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Composting Toilets...Not Just For Cabins

Updated on February 4, 2013
Marye Audet profile image

Marye Audet-White is an internationally known food writer, food editor for Texas Living, cookbook author, and food blogger.

What Is A Composting or Waterless Toilet?

Composting, or waterless toilets have long been used in remote hunting cabins but over the last few years have begun to be considered for environmentally responsible suburban and urban homes as well. There are as many benefits to a composting toilet as there are arguments against it by the unenlightened! For many years humans have had to deal wisely with their own waste- it has only been over the last century that we have had the ability to just "flush it away" as a general population. This mentality has helped to cause some of the environmental problems we have today.

Composting toilets can be a real help to the environment; conserving water (and saving money on water bills), avoid pollutants being dispersed into waterways, and even enriching the soil!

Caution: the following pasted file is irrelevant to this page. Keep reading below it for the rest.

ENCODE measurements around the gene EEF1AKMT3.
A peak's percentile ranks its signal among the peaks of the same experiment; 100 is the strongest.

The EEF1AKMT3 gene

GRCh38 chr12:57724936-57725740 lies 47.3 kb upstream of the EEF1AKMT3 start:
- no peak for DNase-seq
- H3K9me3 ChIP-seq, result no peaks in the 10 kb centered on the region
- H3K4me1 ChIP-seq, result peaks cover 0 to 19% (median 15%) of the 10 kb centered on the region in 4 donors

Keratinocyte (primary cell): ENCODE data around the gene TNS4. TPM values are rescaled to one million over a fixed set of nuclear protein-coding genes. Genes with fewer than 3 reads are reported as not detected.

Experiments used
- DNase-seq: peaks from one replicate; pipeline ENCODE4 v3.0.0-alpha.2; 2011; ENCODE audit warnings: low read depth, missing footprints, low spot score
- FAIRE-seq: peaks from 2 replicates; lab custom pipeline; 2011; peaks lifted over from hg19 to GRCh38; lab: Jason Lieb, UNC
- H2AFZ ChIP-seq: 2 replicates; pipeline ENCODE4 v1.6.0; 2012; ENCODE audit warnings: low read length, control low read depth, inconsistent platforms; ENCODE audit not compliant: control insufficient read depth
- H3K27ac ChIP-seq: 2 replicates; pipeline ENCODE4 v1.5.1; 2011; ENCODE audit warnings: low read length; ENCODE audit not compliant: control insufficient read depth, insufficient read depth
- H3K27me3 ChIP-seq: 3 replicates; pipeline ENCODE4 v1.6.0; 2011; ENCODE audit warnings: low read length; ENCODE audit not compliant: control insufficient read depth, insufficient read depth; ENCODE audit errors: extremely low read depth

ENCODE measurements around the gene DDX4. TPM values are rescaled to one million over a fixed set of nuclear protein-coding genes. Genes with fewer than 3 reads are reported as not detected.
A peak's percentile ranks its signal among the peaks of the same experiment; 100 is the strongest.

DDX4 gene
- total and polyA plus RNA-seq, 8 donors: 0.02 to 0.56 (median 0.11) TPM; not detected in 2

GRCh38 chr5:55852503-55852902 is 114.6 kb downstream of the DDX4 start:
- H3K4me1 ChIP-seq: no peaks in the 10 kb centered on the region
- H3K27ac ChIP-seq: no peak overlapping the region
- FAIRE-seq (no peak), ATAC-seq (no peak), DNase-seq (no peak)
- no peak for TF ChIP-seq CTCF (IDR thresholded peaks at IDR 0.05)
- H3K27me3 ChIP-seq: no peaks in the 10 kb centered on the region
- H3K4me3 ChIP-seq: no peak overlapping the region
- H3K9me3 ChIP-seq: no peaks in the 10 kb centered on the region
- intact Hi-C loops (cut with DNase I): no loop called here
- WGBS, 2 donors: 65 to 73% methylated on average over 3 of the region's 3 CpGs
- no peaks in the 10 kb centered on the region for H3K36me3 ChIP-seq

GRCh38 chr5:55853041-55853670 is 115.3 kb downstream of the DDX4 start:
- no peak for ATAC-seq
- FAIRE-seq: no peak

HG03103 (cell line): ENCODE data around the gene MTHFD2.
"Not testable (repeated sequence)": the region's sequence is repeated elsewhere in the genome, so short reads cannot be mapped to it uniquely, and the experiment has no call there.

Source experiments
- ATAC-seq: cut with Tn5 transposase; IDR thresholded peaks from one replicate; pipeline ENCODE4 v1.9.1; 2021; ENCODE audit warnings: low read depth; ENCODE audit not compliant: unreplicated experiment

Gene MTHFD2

A composting toilet can be manufactured in a number of ways. By it's very definition, a waterless toilet uses little or no water and instead, relies on bacteria to break down waste into a type of humus. The humus is sanitary because of the bacterial action, and in many countries is used on edible crops as fertilizer, although this is not legal for commercial growers in the United States. The toilet can be self contained, collecting waste in the bottom of the receptacle, or can be attached by pipeline to a larger collection area.

How Does A Composting Toilet Work?

A composting toilet that is properly maintained does not smell. This is often one of the first arguments against it and it is just not valid. Decomposition in the holding tank is achieved by biochemical interaction. Simply said, decomposing materials create a mini-environment for bacteria which digest the excrement and turn it into hygienic fertilizer in about 6 months.